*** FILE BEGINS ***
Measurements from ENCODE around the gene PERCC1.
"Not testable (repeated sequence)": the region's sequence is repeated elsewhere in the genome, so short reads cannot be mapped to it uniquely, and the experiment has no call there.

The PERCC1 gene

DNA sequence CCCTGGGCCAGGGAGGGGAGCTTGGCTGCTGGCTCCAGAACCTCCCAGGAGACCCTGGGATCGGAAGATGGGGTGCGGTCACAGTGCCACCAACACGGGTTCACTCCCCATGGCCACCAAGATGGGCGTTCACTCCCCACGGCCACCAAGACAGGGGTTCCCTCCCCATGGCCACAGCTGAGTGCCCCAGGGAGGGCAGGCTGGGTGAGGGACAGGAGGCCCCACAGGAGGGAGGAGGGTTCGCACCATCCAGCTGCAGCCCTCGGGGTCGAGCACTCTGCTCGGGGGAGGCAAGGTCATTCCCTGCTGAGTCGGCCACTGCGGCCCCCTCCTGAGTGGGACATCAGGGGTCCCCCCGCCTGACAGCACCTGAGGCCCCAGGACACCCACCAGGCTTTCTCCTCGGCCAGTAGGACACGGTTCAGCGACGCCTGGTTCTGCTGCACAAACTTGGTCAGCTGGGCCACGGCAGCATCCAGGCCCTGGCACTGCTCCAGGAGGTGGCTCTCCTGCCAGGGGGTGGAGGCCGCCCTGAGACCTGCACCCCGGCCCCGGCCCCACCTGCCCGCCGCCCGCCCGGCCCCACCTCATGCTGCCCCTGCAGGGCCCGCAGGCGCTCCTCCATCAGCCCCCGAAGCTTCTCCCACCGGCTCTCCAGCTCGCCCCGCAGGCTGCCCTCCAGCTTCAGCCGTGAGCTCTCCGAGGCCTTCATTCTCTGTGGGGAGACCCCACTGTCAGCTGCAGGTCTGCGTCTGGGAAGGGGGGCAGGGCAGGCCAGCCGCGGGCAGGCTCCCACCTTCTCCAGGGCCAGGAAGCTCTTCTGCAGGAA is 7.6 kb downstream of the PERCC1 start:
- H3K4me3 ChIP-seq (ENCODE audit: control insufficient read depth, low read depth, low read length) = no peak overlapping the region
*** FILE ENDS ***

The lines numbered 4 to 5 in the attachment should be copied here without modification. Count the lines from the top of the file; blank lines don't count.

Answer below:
DNA sequence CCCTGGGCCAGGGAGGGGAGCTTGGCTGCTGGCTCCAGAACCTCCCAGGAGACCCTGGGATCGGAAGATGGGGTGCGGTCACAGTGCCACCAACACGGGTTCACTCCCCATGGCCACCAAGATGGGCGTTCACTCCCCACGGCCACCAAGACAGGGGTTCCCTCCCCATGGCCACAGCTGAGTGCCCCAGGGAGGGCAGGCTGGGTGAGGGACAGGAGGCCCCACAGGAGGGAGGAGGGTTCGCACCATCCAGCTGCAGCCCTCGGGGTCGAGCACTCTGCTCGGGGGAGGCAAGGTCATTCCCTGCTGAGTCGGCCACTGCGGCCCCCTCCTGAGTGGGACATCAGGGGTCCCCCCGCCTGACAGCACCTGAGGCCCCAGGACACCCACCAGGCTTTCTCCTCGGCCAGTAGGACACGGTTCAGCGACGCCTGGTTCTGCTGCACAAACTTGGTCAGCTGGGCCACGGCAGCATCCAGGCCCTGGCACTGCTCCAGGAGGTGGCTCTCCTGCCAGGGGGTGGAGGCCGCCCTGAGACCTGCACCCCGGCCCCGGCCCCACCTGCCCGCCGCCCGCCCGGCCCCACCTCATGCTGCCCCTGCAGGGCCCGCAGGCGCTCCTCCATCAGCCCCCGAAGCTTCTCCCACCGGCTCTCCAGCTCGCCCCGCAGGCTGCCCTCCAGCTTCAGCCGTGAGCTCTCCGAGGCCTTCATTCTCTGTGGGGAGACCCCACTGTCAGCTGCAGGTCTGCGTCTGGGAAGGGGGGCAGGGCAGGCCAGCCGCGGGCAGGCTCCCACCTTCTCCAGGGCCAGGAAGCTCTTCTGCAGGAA is 7.6 kb downstream of the PERCC1 start:
- H3K4me3 ChIP-seq (ENCODE audit: control insufficient read depth, low read depth, low read length) = no peak overlapping the region